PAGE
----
Are you big, famous and profitable? Jump to the head of the line! What’s that about “incentives” for workers, communities and businesses that actually need help? Tut, tut. How passé.

ED Officials Agree with Us!

February 18, 2013

A stunning survey issued today by the International Economic Development Council (IEDC) proves that state and local economic development officials overwhelmingly agree with most accountability activists.

That is, hundreds of people who deal with site location consultants, tax-dodging lawyers, and footloose companies every day think there need to be some serious rule changes.

This is a very mainstream sample: IEDC is the nation’s largest professional association of economic development officials: it has about 4,500 members (the vast majority in the U.S., despite its name) and the survey was conducted in January, with a reported 350 respondents. (As well, IEDC has corporate members, including site location consultants; no cross-tabs of responses by type of member are provided.)

Look at what they said (words in quotes come from IEDC’s January 18 summary, which does not reproduce the survey instrument and is member-password restricted):

98.6 percent said “incentives should be structured in such a way that the community receives a tangible return on investment (e.g., employment, capital investment).”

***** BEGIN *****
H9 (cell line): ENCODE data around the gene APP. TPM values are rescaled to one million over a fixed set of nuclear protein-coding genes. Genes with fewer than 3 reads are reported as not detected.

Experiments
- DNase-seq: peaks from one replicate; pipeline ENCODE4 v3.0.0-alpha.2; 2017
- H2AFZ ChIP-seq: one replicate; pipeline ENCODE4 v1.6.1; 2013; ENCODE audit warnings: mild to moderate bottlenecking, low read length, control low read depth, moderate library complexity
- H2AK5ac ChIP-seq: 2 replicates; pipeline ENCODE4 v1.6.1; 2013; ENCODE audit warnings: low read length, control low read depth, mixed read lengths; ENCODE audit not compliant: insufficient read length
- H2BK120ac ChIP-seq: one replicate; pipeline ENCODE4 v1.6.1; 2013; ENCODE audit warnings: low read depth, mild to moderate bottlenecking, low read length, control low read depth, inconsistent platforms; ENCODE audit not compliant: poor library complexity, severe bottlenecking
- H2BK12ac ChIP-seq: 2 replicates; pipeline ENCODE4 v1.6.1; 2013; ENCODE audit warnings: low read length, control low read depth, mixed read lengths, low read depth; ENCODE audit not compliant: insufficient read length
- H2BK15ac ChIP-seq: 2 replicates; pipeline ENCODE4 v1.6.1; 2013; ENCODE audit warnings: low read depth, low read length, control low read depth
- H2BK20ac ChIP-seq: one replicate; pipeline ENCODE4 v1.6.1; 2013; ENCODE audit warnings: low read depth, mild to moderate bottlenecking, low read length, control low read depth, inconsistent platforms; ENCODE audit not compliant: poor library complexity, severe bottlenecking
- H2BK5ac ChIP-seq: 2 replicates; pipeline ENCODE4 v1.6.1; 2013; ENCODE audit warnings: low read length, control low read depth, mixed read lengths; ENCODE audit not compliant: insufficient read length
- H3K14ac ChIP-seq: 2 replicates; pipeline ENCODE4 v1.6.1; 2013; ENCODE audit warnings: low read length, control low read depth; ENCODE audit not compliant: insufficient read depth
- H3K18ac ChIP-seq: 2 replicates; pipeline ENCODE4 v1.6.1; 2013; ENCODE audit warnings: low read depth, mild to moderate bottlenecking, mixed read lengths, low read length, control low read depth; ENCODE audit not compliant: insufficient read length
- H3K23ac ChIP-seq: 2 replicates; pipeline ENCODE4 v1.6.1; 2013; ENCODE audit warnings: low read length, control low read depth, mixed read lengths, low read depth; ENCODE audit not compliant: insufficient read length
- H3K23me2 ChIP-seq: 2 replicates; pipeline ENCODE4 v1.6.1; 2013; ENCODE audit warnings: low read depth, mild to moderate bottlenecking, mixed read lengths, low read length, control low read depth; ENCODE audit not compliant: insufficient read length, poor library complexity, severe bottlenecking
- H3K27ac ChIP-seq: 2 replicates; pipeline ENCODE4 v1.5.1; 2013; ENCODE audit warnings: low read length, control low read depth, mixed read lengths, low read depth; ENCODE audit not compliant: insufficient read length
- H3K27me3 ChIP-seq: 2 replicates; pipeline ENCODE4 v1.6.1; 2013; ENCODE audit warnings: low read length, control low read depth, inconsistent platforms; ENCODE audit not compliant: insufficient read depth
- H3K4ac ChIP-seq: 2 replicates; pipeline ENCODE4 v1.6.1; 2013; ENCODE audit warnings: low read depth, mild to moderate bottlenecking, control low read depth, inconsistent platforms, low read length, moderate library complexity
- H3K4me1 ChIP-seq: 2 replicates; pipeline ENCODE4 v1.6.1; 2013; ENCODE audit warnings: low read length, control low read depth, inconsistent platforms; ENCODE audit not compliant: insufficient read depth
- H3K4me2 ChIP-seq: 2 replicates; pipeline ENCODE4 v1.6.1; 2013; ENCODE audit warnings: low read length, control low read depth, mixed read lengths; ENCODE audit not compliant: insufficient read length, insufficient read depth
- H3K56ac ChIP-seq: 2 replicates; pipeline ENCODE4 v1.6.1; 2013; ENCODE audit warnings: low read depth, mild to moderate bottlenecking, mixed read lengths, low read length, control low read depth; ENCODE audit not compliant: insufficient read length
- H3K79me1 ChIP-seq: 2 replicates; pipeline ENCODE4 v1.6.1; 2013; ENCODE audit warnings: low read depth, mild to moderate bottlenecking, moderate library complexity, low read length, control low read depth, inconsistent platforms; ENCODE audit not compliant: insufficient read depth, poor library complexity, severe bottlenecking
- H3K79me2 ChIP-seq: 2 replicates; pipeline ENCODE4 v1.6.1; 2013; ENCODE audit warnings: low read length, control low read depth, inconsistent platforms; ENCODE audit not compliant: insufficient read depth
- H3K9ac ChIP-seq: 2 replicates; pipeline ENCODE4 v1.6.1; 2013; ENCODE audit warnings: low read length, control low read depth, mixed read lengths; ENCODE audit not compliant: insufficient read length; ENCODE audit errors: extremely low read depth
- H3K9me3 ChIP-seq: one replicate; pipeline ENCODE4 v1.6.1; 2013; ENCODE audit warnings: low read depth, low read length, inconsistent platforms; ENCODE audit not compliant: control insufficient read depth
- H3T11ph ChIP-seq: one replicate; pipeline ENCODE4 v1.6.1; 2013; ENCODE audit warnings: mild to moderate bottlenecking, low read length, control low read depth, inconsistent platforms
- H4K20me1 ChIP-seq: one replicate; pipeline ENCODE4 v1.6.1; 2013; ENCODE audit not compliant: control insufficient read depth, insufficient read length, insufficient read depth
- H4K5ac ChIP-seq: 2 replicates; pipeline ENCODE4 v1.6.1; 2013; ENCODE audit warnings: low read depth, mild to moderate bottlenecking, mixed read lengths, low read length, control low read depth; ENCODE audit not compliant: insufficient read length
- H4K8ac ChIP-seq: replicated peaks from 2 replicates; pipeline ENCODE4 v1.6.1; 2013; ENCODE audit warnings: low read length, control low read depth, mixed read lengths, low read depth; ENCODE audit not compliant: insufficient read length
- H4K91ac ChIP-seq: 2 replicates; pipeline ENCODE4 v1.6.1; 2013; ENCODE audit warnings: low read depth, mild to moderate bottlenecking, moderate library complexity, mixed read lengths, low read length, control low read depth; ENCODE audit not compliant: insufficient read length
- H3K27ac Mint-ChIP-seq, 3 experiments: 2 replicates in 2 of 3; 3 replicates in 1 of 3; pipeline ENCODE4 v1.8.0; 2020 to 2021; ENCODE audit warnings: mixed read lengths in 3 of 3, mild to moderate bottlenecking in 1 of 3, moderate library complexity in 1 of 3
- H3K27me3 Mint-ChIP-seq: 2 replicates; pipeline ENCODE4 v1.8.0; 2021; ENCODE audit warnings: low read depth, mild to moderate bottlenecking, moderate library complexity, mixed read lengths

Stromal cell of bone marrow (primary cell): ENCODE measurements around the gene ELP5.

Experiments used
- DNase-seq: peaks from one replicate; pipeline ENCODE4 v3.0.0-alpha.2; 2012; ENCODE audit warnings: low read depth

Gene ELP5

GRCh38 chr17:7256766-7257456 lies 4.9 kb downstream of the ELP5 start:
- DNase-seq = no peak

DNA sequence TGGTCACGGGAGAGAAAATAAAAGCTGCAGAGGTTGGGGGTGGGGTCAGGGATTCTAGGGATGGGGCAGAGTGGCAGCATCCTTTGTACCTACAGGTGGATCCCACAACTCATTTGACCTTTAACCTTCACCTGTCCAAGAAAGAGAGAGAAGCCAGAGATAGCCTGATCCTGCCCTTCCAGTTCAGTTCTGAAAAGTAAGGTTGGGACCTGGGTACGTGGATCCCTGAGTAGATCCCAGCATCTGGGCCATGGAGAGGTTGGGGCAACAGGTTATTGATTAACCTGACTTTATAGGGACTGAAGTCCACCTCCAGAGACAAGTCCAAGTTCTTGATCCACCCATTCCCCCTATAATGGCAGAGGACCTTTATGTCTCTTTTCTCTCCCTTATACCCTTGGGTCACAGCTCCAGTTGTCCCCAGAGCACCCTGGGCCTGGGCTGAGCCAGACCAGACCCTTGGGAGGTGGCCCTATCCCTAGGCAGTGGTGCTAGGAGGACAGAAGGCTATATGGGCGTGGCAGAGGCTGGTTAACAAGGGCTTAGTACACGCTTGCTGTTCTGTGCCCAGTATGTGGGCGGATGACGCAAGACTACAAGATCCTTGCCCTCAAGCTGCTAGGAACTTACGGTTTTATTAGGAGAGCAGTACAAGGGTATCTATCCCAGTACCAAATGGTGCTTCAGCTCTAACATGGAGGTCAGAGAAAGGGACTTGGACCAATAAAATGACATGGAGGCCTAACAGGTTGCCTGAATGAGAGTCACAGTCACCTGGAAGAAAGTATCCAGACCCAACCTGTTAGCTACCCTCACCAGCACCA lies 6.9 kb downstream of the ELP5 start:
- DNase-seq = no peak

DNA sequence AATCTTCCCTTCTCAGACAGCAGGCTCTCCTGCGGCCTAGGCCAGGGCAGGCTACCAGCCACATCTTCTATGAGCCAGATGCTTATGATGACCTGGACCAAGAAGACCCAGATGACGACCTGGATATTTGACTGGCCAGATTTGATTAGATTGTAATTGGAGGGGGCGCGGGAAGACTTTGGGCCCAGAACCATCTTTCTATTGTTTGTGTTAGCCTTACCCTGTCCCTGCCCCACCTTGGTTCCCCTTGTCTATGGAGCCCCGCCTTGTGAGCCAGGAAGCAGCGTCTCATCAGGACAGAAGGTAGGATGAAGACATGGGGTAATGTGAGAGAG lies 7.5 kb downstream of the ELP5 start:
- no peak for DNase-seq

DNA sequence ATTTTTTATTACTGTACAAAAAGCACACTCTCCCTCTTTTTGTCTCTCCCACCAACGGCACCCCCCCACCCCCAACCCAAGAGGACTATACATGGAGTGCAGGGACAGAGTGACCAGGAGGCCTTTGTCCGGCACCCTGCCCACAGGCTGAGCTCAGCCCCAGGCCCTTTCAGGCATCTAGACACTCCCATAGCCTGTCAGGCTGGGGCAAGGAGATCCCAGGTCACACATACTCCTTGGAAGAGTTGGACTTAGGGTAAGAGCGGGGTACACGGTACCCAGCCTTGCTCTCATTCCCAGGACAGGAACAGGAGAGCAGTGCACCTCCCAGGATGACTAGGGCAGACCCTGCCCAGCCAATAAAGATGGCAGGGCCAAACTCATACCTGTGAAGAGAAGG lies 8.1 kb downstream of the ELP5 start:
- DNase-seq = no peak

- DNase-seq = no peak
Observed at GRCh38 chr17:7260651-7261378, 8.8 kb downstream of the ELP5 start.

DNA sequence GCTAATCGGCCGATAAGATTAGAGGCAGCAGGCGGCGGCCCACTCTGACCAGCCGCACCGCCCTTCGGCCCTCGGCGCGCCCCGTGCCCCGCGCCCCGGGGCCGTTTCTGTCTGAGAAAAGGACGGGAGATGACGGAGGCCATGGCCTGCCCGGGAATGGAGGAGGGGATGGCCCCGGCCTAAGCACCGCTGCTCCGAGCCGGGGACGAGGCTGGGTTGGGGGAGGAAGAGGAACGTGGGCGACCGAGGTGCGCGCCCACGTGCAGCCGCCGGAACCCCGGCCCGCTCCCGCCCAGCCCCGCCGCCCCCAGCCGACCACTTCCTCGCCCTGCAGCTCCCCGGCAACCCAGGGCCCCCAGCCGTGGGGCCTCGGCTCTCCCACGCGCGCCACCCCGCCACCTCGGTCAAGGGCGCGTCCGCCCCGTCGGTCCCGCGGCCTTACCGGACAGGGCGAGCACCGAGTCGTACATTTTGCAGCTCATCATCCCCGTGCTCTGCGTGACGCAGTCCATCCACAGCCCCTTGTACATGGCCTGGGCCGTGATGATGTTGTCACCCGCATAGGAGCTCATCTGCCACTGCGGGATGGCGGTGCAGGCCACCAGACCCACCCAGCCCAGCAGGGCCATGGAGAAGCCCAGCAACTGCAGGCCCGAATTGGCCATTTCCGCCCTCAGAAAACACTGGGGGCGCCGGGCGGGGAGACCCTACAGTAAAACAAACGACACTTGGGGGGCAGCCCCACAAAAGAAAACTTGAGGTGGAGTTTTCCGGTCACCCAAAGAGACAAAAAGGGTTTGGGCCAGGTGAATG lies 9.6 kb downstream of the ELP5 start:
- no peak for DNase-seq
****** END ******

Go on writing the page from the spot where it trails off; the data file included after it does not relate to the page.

(On that issue, see our Money for Something.)

“96 percent believe that part or all of the granted incentives should be returned if a company does not meet agreed-upon projections [i.e., clawbacks].”

(On that, see our Money-Back Guarantees for Taxpayers.)

67 percent “do not think it is ethical for location consultants to be compensated as a percentage of the incentive package they negotiate…”

(On that, see Chapter 2, Chapter 3 and Chapter 9 of my 2005 book.)

61 percent “believe location consultants’ compensation in a deal should be public information…”

In an open-ended comment section, “[p]erhaps the most frequent comment was that incentives practices are ‘out of control’…”

To be sure, despite these frustrations—and even though 57 percent said the frequency of incentive use is “too many,” the development officials responding generally don’t favor getting rid of subsidies. Instead they asked for help not getting snookered:

78 percent “responded that they approve of the practice of using financial incentives to influence business location decisions.”

But more than “80 percent responded that they or their peers or colleagues would benefit from more training in analyzing incentives deals.” Their most commonly requested new skills were how to calculate Return on Investment (ROI), fiscal impact, and the value of non-cash incentives.

“83 percent responded it would be helpful to have a set of guidelines or best practices for negotiating incentives packages.”

(On that point, see this publication of ours and this one, too.)